The role that Czech composers have played within classical music is, of course, highly influential – and there’s certainly no shortage of concerts in Prague to remind you should you forget. However, when it comes to experiencing first-hand the magic of a classical performance, there are few spaces more atmospheric than a church. Which, as any visitor to Prague quickly learns, is another Czech specialty. Indeed, the city is blessed with an abundance of baroque churches, from the monolithic St Clements Cathedral to St Salvator and the St. Simon & St. Jude Church – the home of the Prague Symphony Orchestra. So, put on an extra layer, pull up a pew and experience the best church concerts in Prague.
This architecturally important – and visually splendid – cathedral forms part of the historical complex Klementinum in the Old Town. A fine example of Baroque architecture and containing incredible stuccowork, sculptures and the original organ, the church also possesses excellent acoustics. Utilising this innate quality is a busy programme of popular chamber concerts, many of which focus on the Czech classic tradition. Crucially, the venue is heated during winter – if this doesn’t sound like a key concern, you’re yet to experience a Prague winter.
This magnificent 17th century church situated in Prague’s Old Town Square is another popular venue for classical concerts in Prague. At Christmas, the church becomes the Baroque backdrop for a season of Christmas events, including the highly atmospheric Christmas Mass. Be sure to watch out for their magical Night Organ Concerts, as these are special late-night recitals by candlelight that showcases their two fully restored Baroque organs.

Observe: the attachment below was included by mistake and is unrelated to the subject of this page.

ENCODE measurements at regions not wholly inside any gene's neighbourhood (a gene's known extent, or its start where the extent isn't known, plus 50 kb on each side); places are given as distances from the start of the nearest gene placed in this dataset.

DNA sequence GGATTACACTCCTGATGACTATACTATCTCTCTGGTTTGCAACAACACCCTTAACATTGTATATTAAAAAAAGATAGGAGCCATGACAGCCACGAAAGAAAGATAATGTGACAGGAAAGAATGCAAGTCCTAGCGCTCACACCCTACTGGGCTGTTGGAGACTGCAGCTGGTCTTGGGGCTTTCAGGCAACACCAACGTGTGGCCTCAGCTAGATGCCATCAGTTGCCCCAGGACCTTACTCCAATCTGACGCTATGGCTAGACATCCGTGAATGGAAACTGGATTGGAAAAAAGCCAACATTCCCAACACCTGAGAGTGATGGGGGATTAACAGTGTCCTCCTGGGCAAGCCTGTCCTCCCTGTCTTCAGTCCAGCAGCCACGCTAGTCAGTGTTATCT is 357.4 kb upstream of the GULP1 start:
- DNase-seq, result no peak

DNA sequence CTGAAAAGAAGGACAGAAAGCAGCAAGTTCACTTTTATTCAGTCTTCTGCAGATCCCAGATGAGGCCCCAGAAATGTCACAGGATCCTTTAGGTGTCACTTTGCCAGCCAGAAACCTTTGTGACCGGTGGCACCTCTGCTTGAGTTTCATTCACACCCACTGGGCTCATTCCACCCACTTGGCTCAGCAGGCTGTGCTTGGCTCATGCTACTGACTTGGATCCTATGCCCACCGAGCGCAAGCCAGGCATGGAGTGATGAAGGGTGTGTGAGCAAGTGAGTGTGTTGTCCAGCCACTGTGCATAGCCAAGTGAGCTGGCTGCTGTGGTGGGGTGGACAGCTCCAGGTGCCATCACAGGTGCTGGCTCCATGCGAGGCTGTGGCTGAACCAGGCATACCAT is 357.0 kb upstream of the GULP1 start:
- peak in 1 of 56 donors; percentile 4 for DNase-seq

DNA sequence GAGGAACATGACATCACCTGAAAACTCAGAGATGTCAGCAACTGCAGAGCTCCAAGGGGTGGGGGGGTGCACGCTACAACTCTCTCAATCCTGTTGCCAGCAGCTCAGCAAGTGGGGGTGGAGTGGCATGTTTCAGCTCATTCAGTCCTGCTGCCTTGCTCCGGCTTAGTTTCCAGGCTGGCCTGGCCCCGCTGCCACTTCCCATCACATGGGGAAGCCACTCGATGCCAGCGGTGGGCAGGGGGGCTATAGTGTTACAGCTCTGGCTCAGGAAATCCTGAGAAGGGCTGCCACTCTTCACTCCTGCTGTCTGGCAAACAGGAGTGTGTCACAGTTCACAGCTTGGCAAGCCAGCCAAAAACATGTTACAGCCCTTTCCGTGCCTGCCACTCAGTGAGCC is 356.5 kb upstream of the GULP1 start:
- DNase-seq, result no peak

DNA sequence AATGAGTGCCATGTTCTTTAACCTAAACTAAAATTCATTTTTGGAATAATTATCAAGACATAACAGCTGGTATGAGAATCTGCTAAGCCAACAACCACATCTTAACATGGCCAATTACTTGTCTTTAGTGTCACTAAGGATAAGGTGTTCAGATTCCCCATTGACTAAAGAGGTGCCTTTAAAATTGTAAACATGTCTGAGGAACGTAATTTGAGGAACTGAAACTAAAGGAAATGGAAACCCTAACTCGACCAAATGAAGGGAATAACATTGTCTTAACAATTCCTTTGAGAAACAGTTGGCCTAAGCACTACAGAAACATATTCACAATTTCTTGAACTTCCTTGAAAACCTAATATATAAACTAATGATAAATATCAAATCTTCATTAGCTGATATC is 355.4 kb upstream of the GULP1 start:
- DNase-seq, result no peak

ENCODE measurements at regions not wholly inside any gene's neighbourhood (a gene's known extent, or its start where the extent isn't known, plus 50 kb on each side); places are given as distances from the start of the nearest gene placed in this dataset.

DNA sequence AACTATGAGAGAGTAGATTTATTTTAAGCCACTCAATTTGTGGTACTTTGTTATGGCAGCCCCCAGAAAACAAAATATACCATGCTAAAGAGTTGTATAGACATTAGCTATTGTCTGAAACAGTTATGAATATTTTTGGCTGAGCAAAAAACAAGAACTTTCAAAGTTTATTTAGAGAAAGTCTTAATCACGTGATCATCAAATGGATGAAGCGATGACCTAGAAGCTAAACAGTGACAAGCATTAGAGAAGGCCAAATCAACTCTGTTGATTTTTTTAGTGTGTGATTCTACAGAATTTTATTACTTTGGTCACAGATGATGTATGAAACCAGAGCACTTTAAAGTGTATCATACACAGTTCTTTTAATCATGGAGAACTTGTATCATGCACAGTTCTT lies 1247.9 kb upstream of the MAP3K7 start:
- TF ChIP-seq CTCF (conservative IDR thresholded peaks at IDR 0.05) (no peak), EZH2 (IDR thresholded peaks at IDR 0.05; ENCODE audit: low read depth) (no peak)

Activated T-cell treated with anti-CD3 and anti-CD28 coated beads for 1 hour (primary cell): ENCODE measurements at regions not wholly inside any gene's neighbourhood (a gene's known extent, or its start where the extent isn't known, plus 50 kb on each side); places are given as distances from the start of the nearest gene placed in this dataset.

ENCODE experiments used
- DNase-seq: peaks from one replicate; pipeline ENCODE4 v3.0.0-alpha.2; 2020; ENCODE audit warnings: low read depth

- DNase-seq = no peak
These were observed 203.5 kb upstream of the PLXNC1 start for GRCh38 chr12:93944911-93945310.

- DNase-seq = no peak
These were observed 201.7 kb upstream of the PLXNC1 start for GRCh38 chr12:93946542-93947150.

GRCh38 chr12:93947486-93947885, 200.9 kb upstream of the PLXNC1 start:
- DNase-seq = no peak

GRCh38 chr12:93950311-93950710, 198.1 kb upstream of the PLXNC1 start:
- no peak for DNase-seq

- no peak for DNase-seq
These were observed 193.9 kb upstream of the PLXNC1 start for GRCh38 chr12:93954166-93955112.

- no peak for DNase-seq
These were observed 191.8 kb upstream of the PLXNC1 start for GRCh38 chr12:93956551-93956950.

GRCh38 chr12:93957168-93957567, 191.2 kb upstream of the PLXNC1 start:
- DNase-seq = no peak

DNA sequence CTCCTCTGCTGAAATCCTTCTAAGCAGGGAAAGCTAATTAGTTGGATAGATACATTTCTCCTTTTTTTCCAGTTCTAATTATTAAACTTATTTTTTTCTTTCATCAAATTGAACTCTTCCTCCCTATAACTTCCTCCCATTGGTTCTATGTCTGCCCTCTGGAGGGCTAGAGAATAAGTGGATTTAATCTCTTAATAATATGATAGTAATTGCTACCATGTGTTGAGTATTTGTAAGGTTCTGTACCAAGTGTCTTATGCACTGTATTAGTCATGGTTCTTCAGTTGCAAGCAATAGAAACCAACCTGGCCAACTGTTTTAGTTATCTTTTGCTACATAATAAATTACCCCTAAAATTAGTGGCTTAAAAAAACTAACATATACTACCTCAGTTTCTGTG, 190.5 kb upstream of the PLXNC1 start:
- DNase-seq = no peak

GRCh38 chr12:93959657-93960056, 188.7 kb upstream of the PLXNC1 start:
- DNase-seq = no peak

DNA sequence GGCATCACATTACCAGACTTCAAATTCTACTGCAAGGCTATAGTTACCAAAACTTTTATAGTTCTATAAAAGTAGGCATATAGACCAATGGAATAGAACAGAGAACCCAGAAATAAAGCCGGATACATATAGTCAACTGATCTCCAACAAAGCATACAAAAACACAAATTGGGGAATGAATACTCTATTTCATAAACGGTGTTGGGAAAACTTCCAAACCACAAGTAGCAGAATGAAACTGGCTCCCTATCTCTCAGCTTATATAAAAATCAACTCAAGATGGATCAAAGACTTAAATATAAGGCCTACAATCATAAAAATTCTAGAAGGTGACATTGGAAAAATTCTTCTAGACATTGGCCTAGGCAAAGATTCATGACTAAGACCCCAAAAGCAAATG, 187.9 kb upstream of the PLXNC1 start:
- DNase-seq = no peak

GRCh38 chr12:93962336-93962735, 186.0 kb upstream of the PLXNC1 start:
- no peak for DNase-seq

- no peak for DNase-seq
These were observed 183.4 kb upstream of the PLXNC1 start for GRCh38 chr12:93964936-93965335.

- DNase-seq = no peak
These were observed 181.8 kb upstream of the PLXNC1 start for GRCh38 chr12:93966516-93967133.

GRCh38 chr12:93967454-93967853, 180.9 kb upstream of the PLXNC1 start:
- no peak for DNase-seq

One of the best places to catch classical concerts in Prague, this Baroque church – which has its origins as a hospital chapel in the 15th century – belongs to the Prague Symphony Orchestra. As you might expect, the quality of these chamber performances are in a different league to some of the tourist-primed recitals taking place across town (there are none on this list, mind). Interestingly, the musical significance of the church actually reaches back to the 18th century, when Mozart and Haydn put in appearances on the organ. They were attracted by the instrument’s particularly unique tone – and you can still hear it in action today.
Consecrated in honour of St Francis of Assisi, the distinctive forty-metre-high dome cupola of St Francis of Assisi is an easily spottable landmark located on the Knight of the Cross Square. Inside it’s typically Baroque, featuring a fresco by V. V. Reiner and an alter painting by J.K. Liška. But what of its concerts? Actually, thanks to the unusual nave shape, the space has a unique sound profile, making a visit here worth your while. The programme, which makes excellent use of the church’s recently restored 18th century organ, features music from Schubert, Bach and, of course, Dvořák. Oh, and every day, the concerts are heralded by a fanfare of trumpets on the church steps.
Not to be confused with the other St Nicholas in the Old Town Square, this imposing edifice is one of the best examples of Prague Baroque. The highly ornamental detailing of the interior, with its marble pulpit and sculptures and spectacular fresco by František Xaver Palko that furnishes the famous dome, makes for a startlingly monolithic setting. But the church is a feast for the ears as well: their seasonal programme of events takes in hymn cycles for Advent, Christmas performances and New Year concerts as well as their regular Organ Wednesday events.
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